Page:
An interesting piece of news: Syria has announced it will "redeploy" some its troops in Lebanon, from the urban areas to the Bekaa Valley.
Back during my undergrad years, I sat in on a "history of revolutions" class. After a while, I got tired of going to class, my math assignments piled up, and not much was said in class that wasn't in the readings anyway. I stopped going - and did not, of course, get around to looking at the readings on my own.
One thing I do remember from those days, though, is that revolutions are often preceded, and indeed fueled by, mild reform from the ruling regime. Think late 1970s in Tehran: Iran's revolution was preceded by midly succesful pressure from Carter on the Shah to be more respectful of human rights. Or Russia in '91: the overthrow of Communism was preceded by partial reforms towards free speech, i.e. Gorbachev's perestroika and glastnost.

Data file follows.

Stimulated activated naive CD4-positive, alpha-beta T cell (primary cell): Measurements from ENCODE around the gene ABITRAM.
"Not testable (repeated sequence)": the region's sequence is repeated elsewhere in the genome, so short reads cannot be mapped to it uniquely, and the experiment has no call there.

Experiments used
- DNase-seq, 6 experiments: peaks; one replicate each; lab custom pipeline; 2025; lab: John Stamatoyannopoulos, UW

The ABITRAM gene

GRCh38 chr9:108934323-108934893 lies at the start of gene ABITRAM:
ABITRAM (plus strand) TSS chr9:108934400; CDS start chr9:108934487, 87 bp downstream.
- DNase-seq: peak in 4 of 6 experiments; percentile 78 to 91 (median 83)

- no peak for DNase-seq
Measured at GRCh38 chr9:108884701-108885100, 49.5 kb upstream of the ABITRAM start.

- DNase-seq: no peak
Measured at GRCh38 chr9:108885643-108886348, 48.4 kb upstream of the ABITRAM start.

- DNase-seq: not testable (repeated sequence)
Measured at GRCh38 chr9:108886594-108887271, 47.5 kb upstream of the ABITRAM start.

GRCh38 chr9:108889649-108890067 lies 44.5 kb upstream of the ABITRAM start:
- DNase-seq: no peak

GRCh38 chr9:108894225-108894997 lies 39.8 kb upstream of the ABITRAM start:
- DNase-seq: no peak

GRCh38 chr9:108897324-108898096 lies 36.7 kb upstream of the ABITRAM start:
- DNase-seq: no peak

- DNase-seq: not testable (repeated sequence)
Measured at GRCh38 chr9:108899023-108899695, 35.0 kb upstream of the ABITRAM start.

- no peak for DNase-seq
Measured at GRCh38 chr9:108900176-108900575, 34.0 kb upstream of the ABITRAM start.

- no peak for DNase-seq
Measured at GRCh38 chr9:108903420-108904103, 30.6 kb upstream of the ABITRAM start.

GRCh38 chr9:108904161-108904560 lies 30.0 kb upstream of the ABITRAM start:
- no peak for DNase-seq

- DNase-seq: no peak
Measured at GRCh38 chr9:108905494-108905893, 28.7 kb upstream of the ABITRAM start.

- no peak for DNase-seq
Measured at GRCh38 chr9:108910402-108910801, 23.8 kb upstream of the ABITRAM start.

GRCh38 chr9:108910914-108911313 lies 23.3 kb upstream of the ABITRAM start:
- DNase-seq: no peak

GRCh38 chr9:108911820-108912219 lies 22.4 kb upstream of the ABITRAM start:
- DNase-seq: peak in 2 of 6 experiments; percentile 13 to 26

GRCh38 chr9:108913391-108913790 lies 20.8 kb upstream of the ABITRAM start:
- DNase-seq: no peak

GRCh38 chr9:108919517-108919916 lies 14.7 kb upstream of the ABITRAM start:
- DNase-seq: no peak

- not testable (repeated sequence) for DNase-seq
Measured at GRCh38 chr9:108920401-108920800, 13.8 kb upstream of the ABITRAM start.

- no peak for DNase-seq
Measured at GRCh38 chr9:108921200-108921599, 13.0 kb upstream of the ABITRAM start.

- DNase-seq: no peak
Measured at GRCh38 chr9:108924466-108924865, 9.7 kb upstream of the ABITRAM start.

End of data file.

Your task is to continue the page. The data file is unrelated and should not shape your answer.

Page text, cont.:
What is the explanation for this? Supposedly, reform by the regime only emboldens the revolutionaries because it demonstrates to them that their actions can have concrete effects. Success becomes less of a pipe dream and more of a reality. Each step that goes towards appeasing the revolution - thought to have a chance calming its anger, turning the people away from the streets - in fact only makes the situation worse for the regime. The best strategy for a despot, according to this theory, is not to make any concessions at all.
Indeed, one possible explanation why some countries have revolutions (Ukraine, Georgia) and others do not (Saddam's Iraq, North Korea) is that the populations of the latter tend to be pessimistic about the possibility of improving their lot. Steadily declining situations are good for tyrannical regimes because they depress the populations; periodic improvements, however, are dangerous because they might make the people see the possibility of living better.
It will be interesting to see if the theory holds up in this case and whether the latest partial concession by Syria emboldens the Lebanese opposition.